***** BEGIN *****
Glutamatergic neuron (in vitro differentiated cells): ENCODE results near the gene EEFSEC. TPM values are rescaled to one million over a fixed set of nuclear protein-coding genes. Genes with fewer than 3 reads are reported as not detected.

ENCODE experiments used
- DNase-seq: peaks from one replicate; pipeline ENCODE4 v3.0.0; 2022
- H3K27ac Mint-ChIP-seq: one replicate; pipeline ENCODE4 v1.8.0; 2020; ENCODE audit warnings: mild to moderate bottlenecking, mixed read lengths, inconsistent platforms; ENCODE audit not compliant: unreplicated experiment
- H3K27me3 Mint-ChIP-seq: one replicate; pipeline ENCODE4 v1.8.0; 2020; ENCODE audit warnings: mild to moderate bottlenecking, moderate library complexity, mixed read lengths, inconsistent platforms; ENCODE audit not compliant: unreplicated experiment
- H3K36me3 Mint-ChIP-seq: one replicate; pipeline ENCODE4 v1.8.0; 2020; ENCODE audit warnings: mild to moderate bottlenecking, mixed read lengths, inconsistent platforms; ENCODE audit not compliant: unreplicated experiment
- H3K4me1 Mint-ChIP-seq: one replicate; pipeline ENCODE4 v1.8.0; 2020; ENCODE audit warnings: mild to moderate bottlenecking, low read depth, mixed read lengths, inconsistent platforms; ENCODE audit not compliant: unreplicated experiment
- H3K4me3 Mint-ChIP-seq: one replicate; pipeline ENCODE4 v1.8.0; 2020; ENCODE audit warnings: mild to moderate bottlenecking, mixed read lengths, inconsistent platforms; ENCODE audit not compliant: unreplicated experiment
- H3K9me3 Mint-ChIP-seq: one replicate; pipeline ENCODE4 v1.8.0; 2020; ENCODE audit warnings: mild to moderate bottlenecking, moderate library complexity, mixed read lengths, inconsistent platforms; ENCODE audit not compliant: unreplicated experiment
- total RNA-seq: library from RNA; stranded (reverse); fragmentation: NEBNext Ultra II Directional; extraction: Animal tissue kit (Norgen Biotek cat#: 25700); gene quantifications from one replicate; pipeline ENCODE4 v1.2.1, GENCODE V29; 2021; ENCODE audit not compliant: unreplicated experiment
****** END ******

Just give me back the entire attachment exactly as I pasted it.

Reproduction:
Glutamatergic neuron (in vitro differentiated cells): ENCODE results near the gene EEFSEC. TPM values are rescaled to one million over a fixed set of nuclear protein-coding genes. Genes with fewer than 3 reads are reported as not detected.

ENCODE experiments used
- DNase-seq: peaks from one replicate; pipeline ENCODE4 v3.0.0; 2022
- H3K27ac Mint-ChIP-seq: one replicate; pipeline ENCODE4 v1.8.0; 2020; ENCODE audit warnings: mild to moderate bottlenecking, mixed read lengths, inconsistent platforms; ENCODE audit not compliant: unreplicated experiment
- H3K27me3 Mint-ChIP-seq: one replicate; pipeline ENCODE4 v1.8.0; 2020; ENCODE audit warnings: mild to moderate bottlenecking, moderate library complexity, mixed read lengths, inconsistent platforms; ENCODE audit not compliant: unreplicated experiment
- H3K36me3 Mint-ChIP-seq: one replicate; pipeline ENCODE4 v1.8.0; 2020; ENCODE audit warnings: mild to moderate bottlenecking, mixed read lengths, inconsistent platforms; ENCODE audit not compliant: unreplicated experiment
- H3K4me1 Mint-ChIP-seq: one replicate; pipeline ENCODE4 v1.8.0; 2020; ENCODE audit warnings: mild to moderate bottlenecking, low read depth, mixed read lengths, inconsistent platforms; ENCODE audit not compliant: unreplicated experiment
- H3K4me3 Mint-ChIP-seq: one replicate; pipeline ENCODE4 v1.8.0; 2020; ENCODE audit warnings: mild to moderate bottlenecking, mixed read lengths, inconsistent platforms; ENCODE audit not compliant: unreplicated experiment
- H3K9me3 Mint-ChIP-seq: one replicate; pipeline ENCODE4 v1.8.0; 2020; ENCODE audit warnings: mild to moderate bottlenecking, moderate library complexity, mixed read lengths, inconsistent platforms; ENCODE audit not compliant: unreplicated experiment
- total RNA-seq: library from RNA; stranded (reverse); fragmentation: NEBNext Ultra II Directional; extraction: Animal tissue kit (Norgen Biotek cat#: 25700); gene quantifications from one replicate; pipeline ENCODE4 v1.2.1, GENCODE V29; 2021; ENCODE audit not compliant: unreplicated experiment